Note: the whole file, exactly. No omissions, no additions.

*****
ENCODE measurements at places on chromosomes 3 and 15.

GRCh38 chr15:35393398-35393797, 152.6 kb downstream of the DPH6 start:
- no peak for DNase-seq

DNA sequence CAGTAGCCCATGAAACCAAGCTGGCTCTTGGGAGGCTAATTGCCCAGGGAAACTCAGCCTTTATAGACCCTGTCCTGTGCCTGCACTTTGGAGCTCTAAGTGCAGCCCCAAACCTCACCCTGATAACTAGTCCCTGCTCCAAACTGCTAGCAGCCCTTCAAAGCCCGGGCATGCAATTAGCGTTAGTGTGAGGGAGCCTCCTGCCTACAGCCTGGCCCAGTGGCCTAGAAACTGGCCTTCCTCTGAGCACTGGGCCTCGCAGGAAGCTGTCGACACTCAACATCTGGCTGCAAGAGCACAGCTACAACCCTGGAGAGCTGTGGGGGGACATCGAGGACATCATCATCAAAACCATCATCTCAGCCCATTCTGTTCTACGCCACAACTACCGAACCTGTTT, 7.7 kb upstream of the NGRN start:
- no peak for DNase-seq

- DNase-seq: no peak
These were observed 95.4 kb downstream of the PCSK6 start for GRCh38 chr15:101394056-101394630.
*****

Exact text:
ENCODE measurements at places on chromosomes 3 and 15.

GRCh38 chr15:35393398-35393797, 152.6 kb downstream of the DPH6 start:
- no peak for DNase-seq

DNA sequence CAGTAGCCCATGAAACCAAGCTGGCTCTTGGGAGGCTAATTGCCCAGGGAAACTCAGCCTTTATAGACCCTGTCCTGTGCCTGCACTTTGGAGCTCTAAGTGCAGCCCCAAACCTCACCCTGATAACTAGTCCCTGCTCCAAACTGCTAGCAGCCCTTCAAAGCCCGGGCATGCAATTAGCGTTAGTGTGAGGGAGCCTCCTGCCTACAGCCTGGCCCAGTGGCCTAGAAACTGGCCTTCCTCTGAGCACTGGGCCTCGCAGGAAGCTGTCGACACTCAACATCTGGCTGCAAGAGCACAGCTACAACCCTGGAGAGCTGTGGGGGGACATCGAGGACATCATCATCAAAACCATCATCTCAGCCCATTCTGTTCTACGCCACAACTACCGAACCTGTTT, 7.7 kb upstream of the NGRN start:
- no peak for DNase-seq

- DNase-seq: no peak
These were observed 95.4 kb downstream of the PCSK6 start for GRCh38 chr15:101394056-101394630.